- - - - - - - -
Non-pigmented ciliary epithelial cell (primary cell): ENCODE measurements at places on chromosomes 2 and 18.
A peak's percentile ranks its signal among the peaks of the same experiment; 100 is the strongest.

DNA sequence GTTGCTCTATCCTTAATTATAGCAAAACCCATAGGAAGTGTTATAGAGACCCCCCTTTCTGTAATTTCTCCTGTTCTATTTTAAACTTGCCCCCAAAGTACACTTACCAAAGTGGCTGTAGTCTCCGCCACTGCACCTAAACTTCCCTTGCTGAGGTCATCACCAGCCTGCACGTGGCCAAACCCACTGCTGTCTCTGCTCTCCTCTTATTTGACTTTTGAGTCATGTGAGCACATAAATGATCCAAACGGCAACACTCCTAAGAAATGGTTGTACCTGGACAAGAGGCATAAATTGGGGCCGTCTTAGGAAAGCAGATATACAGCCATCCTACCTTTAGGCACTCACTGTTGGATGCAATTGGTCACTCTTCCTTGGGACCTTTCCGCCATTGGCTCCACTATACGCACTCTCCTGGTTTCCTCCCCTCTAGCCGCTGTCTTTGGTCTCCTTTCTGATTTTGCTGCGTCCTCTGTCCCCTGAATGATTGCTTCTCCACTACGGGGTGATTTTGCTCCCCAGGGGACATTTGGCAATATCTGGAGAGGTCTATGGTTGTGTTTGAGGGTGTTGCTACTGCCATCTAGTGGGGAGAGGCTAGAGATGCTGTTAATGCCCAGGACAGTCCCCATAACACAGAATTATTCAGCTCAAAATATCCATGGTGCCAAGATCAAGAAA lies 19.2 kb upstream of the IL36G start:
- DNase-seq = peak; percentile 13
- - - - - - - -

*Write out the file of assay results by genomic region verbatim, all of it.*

Non-pigmented ciliary epithelial cell (primary cell): ENCODE measurements at places on chromosomes 2 and 18.
A peak's percentile ranks its signal among the peaks of the same experiment; 100 is the strongest.

DNA sequence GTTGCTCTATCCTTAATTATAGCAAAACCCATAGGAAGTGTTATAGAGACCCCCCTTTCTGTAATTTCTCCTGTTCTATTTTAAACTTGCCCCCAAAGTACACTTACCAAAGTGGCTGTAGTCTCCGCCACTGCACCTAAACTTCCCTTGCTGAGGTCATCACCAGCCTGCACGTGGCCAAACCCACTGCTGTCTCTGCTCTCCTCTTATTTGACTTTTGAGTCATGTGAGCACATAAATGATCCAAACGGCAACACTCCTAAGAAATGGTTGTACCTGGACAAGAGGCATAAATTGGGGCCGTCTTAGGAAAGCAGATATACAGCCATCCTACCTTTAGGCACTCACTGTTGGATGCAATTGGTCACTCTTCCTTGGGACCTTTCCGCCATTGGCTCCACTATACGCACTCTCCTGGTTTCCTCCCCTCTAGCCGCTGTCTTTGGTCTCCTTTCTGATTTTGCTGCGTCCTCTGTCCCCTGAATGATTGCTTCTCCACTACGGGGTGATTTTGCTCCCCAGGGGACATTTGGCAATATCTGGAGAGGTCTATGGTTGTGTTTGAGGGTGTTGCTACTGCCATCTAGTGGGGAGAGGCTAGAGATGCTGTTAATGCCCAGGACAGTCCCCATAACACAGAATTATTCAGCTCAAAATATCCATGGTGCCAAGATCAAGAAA lies 19.2 kb upstream of the IL36G start:
- DNase-seq = peak; percentile 13